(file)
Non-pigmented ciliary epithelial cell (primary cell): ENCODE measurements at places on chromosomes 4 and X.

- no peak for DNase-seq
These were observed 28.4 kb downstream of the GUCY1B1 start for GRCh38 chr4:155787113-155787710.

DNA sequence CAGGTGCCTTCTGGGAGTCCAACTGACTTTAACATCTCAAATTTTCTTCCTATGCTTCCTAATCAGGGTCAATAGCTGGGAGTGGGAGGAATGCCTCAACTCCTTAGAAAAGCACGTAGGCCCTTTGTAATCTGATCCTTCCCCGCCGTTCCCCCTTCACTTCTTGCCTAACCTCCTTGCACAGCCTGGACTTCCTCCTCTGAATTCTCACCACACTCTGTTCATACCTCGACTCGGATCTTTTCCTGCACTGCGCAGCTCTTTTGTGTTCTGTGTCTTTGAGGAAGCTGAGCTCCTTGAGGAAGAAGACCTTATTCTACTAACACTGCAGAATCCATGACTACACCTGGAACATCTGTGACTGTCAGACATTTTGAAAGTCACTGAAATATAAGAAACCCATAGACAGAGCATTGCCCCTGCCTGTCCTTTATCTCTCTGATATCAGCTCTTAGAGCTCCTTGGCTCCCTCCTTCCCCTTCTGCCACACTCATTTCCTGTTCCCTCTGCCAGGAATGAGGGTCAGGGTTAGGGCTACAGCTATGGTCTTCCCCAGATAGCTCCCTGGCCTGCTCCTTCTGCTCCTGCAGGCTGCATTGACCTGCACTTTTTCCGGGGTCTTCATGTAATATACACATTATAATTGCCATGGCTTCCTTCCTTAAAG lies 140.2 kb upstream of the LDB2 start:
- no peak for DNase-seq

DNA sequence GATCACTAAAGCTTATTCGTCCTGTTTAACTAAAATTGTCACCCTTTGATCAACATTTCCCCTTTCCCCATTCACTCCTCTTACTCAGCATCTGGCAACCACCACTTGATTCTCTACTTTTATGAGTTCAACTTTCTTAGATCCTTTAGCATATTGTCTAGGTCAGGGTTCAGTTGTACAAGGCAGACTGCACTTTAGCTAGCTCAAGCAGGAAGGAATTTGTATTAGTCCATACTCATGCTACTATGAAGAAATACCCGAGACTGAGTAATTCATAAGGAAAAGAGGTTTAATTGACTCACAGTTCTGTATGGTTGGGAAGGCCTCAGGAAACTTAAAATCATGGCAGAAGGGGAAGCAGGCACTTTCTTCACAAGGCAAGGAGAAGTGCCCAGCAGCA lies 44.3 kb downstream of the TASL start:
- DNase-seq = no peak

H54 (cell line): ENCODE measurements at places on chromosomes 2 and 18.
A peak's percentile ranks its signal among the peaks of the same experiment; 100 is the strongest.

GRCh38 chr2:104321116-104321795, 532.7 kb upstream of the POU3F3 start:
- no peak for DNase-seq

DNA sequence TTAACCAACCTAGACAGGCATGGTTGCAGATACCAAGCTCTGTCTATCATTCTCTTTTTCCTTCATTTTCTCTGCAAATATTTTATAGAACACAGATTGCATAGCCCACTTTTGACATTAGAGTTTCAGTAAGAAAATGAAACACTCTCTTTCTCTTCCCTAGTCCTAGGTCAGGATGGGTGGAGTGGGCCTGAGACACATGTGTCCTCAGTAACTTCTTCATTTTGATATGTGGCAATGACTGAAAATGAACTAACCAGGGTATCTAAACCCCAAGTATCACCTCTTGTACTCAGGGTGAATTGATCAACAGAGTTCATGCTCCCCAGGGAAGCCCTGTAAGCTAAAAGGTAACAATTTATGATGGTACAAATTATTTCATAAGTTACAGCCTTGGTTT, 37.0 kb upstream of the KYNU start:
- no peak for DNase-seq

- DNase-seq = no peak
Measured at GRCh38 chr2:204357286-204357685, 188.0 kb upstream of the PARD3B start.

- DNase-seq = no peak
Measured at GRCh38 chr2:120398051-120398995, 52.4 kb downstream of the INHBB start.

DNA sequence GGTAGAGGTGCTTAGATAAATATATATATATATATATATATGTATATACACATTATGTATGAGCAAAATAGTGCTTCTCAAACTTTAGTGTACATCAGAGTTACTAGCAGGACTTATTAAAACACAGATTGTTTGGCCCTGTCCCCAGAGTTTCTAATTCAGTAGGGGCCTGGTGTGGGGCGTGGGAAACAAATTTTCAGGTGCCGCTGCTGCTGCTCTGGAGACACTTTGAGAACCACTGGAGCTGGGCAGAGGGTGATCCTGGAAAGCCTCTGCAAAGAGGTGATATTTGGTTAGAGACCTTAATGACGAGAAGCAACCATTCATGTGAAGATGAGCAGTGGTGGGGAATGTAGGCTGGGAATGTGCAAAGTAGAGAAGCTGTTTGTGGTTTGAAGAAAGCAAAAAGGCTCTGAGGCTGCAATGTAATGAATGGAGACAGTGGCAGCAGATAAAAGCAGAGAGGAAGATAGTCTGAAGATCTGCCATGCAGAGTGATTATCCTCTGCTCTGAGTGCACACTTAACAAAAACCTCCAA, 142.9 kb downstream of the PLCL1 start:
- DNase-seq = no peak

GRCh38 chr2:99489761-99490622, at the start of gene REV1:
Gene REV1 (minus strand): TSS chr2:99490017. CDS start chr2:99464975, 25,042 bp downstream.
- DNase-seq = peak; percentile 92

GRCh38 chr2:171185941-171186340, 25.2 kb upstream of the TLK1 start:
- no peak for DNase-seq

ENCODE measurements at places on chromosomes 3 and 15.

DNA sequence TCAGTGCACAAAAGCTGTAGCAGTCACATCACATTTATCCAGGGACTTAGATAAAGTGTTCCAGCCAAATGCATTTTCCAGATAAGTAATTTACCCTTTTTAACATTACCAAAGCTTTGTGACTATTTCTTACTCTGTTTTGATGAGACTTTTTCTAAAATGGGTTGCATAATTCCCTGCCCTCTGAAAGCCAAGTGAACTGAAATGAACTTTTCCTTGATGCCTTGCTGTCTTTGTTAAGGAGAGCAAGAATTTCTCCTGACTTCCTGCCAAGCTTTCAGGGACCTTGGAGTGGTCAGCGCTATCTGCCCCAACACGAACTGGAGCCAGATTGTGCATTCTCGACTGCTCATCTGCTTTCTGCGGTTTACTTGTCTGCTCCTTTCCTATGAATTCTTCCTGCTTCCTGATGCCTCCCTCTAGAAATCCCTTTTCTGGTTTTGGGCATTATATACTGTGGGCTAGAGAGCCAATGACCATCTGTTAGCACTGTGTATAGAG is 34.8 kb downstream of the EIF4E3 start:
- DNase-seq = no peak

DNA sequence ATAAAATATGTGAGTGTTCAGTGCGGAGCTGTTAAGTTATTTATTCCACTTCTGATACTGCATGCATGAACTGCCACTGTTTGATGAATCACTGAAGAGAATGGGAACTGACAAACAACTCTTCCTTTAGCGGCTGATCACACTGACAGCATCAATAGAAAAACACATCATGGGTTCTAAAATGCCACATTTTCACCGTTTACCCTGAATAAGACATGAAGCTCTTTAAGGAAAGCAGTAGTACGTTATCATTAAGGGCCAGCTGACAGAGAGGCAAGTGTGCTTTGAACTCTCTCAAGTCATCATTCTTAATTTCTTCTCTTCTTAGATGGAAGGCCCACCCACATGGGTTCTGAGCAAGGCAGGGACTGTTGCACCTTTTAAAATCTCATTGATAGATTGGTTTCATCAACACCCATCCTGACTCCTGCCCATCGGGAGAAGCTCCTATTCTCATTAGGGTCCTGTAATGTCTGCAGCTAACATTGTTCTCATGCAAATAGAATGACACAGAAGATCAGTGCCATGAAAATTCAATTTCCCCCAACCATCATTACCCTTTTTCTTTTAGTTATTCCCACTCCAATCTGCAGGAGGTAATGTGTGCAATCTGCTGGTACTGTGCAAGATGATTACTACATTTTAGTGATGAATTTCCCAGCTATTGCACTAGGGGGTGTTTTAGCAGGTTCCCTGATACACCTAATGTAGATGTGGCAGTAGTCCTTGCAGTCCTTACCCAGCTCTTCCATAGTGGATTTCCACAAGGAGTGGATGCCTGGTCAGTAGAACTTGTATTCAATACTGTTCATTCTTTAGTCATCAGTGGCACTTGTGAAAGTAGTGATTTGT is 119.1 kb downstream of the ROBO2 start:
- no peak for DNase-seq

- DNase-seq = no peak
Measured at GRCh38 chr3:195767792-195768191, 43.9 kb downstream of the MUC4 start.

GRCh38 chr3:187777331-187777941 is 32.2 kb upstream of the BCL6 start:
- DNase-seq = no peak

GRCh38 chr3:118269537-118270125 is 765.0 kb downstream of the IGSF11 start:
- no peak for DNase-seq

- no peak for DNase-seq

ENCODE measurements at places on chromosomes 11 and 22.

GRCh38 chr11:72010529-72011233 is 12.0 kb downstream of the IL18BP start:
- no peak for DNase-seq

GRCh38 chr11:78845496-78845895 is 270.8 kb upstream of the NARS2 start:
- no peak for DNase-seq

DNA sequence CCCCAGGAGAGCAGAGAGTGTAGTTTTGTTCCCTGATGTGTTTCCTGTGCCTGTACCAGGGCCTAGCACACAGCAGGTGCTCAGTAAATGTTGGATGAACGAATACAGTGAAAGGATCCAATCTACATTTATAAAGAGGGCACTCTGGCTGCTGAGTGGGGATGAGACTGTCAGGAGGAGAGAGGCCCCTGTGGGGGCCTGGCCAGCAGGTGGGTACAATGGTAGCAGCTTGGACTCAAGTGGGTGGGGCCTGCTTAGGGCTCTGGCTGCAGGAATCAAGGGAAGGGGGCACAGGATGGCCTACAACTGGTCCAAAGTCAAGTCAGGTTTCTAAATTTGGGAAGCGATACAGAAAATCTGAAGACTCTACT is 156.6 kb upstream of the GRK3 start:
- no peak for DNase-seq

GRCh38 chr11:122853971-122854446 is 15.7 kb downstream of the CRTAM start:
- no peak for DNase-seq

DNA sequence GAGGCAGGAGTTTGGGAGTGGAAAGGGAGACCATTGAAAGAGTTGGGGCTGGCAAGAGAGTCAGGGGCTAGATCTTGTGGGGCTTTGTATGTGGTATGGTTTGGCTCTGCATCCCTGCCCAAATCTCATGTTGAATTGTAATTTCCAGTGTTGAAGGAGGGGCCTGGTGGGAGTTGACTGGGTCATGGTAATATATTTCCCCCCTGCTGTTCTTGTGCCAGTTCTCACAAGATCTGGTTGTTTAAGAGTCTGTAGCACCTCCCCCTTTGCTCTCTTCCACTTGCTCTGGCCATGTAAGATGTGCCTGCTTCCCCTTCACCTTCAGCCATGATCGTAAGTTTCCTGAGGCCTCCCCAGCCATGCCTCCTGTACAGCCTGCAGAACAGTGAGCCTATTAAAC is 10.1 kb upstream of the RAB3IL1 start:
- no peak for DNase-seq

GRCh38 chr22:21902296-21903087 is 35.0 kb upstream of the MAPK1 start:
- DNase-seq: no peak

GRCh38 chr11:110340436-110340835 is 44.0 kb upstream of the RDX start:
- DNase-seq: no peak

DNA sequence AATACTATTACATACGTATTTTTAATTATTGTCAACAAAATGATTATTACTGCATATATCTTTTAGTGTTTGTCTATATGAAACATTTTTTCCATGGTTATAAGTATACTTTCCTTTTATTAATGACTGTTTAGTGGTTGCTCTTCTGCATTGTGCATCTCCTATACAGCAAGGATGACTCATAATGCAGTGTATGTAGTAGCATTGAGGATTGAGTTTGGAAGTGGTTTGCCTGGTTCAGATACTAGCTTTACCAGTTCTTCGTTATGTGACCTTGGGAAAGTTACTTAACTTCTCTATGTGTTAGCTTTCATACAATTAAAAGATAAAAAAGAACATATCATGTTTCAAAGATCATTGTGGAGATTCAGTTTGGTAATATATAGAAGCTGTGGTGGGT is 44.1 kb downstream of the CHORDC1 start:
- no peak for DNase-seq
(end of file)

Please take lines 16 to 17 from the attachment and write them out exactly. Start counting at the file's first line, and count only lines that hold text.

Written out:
- DNase-seq = no peak
Measured at GRCh38 chr2:120398051-120398995, 52.4 kb downstream of the INHBB start.